Finding fault with others

When something goes wrong at the office, it’s usually because of the other person. This is largely the human tendency to shift the blame. However, blaming others does not really help in tackling the situation. Not taking responsibility for a job undone or badly done (by you) shows grit of character and lack of professionalism. But as it would be, the blame game is an endemic phenomenon in the corporate world.

The temptation to pass the buck often arises when the person responsible is not in a position to justify or defend him self / her self, owing to various reasons. The blame game is common when there is a change in roles, during company mergers or when performance-based initiatives are taken. Unfortunately, a lot of employees when caught wrong are embarrassed about their mistake and hence do not acknowledge it. This gives rise to the ugly politics of ‘scape goating’. This problem can also be attributed to the company or team culture, where performance is all that matters.

People usually pass on the blame to protecting their ego passing on the blame is perhaps a quick solution. Remember, confessing and taking responsibility requires a lot of courage. It is important to understand that we are all fallible, and one should build the courage to accept them.

If you are wondering why you should take onus and invite trouble, you may be mistaken as taking responsibility does not always mean you are screwed up. In fact, it actually reflects professionalism. It obviously implies that you have understood your mistake and will avoid walking on the same track in future. It also helps one forge better relationships. If you aren’t still convinced, here’s a list of more reasons:

* Owning up the mistake takes you to the root cause of the problem. Look at it as a learning experience.
* The fear of losing creditability, in the event of a bad situation, is quite unfound. On the other hand your credibility soars up. This reflects your integrity and honesty, and makes you come across as someone who wants to learn from the mistake.
* Accepting responsibility allows transforming failures to success.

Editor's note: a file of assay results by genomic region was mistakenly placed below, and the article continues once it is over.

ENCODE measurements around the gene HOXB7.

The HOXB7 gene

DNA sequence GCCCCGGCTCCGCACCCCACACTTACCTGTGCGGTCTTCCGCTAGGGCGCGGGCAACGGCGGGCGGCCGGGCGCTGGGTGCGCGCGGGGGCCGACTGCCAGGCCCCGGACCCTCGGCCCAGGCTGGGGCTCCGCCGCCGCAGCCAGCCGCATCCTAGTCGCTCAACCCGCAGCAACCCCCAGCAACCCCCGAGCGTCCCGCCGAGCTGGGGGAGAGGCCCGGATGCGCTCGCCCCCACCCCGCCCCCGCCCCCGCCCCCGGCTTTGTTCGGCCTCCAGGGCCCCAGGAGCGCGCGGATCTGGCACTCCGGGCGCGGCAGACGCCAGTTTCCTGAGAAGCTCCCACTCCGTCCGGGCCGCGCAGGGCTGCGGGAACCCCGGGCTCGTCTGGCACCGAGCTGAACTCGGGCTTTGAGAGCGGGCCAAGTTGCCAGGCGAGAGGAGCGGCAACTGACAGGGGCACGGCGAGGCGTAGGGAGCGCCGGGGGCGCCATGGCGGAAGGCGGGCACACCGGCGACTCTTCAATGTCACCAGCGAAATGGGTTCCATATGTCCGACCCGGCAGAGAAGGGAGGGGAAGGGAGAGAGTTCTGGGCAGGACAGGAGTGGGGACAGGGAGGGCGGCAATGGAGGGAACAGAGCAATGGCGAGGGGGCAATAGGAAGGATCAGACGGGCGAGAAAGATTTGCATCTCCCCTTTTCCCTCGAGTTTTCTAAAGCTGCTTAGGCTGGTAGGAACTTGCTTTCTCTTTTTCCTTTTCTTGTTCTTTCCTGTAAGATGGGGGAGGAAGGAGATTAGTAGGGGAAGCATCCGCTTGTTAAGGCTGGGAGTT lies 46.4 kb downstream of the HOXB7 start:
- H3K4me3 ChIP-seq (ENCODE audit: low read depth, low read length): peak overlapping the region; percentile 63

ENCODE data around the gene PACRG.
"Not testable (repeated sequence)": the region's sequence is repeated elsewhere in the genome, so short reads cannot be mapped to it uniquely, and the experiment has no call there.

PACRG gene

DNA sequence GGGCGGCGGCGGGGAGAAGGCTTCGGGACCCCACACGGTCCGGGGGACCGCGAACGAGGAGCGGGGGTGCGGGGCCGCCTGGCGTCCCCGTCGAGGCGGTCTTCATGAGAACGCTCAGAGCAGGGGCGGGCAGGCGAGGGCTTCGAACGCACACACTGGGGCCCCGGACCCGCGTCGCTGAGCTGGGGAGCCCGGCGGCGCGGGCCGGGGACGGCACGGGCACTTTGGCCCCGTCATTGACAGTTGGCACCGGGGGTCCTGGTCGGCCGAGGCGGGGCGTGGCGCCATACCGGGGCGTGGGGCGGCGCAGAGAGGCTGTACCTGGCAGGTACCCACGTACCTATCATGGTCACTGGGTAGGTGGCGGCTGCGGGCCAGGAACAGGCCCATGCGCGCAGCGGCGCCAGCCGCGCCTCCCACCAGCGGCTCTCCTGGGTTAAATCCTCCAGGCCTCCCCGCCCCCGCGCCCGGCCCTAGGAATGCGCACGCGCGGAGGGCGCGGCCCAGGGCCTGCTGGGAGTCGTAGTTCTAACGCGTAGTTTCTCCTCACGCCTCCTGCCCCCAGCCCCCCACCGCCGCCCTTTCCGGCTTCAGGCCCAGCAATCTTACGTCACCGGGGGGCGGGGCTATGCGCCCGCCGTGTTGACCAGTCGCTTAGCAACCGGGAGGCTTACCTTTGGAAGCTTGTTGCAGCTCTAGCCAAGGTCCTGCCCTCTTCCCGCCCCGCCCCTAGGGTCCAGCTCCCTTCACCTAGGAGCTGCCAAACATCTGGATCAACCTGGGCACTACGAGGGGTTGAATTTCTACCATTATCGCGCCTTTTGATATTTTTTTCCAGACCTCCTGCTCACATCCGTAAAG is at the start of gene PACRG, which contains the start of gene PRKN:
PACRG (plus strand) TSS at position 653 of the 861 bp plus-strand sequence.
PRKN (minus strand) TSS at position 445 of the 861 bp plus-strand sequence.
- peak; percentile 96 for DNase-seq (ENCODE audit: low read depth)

* As we have often heard, failure is the stepping stone to success. In time, accepting mistakes makes you a better person.
* Accepting a mistake may lead to panic, but it is not as bad as one makes it to be. It also builds the essential confidence to tackle unpleasant situations.
* Accepting a mistake gives you the confidence to rectify it.
* Apologizing is a sign of a healthy self-esteem.
* Taking onus for your action avoids damaging others self-esteem.
* When one shows genuine regret and signs of improvement, others forgive almost effortlessly.
* A natural outcome of shifting the blame is spite and ill feelings. When one refrains from this, you can also do away with a lot of negative emotions.

It allows you to lead by example. Your juniors or colleagues learn similar behavior, and thus, everybody finds themselves accountable to their own performance. This in turn helps improve productivity. This has a cascading effect; when a mistake occurs, the team members come clean of their own accord.Last but not the least, it allows one to take remedial action before it’s too late.

All of us need to realize that to err is human and office cultures should be free of unnecessary vices. Organizational journalism should be practiced- people should be free to express their views at all levels so that before someone tries to make a scapegoat, it is viewed in a negative light by all concerned. While we have discussed enough about why one should refrain from making others their scapegoat, it is important that one should not become a scapegoat either. Work smartly. Take note of people who have developed the habit of blaming others, and also those who act responsibly as these are the trustworthy lot. Ethical behavior has rewards greater than the price paid. Have a plan not to be victimized and hold your standards. Accepting mistakes and making the required changes, as suggested by the boss, increases the trust they established in you.

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